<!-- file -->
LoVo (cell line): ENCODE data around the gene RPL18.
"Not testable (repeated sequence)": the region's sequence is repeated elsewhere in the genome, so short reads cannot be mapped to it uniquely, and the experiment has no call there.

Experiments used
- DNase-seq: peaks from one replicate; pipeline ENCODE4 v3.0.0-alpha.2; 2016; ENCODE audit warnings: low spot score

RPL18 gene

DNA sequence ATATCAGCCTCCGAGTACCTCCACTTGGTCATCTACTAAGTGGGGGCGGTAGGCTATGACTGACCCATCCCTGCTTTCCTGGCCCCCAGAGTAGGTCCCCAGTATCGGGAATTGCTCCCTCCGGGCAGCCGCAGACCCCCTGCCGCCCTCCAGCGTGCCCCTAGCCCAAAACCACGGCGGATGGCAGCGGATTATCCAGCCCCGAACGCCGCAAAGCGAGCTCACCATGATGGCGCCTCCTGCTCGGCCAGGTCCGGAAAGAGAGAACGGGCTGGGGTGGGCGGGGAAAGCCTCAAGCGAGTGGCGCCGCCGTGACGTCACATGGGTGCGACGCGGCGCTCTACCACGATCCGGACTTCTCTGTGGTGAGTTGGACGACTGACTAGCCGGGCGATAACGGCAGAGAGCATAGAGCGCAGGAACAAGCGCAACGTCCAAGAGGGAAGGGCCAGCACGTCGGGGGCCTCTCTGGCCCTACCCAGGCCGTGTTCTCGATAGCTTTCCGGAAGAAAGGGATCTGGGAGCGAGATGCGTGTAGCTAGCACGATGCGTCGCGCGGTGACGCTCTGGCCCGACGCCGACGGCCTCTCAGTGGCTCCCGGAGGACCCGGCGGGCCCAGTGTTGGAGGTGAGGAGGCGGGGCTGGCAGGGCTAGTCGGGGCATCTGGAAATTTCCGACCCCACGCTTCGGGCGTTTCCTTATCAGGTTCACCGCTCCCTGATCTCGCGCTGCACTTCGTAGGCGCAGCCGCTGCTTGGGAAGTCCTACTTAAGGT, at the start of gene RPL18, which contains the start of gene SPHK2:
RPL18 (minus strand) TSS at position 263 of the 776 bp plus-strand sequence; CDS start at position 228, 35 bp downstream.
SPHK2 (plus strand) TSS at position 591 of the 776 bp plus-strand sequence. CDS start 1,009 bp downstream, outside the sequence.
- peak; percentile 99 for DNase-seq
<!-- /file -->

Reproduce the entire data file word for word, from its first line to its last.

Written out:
LoVo (cell line): ENCODE data around the gene RPL18.
"Not testable (repeated sequence)": the region's sequence is repeated elsewhere in the genome, so short reads cannot be mapped to it uniquely, and the experiment has no call there.

Experiments used
- DNase-seq: peaks from one replicate; pipeline ENCODE4 v3.0.0-alpha.2; 2016; ENCODE audit warnings: low spot score

RPL18 gene

DNA sequence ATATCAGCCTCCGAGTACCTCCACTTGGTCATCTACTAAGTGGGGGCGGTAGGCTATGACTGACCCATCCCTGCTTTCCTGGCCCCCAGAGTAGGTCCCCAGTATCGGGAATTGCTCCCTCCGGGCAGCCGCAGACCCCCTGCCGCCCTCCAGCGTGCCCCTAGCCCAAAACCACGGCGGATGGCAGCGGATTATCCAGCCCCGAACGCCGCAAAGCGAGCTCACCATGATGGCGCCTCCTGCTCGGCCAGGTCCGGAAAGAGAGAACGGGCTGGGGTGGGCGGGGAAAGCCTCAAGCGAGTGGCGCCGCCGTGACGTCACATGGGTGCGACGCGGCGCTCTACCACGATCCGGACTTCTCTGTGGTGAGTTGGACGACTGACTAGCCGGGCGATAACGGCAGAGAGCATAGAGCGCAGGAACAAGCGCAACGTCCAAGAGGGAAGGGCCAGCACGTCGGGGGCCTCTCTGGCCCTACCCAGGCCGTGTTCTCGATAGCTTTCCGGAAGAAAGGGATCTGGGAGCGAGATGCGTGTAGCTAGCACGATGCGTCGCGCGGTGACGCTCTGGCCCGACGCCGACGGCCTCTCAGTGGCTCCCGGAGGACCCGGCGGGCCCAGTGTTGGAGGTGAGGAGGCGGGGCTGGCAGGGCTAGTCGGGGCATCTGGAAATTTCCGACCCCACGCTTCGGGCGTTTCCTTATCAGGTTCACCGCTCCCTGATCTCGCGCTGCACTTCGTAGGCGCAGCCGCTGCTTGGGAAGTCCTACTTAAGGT, at the start of gene RPL18, which contains the start of gene SPHK2:
RPL18 (minus strand) TSS at position 263 of the 776 bp plus-strand sequence; CDS start at position 228, 35 bp downstream.
SPHK2 (plus strand) TSS at position 591 of the 776 bp plus-strand sequence. CDS start 1,009 bp downstream, outside the sequence.
- peak; percentile 99 for DNase-seq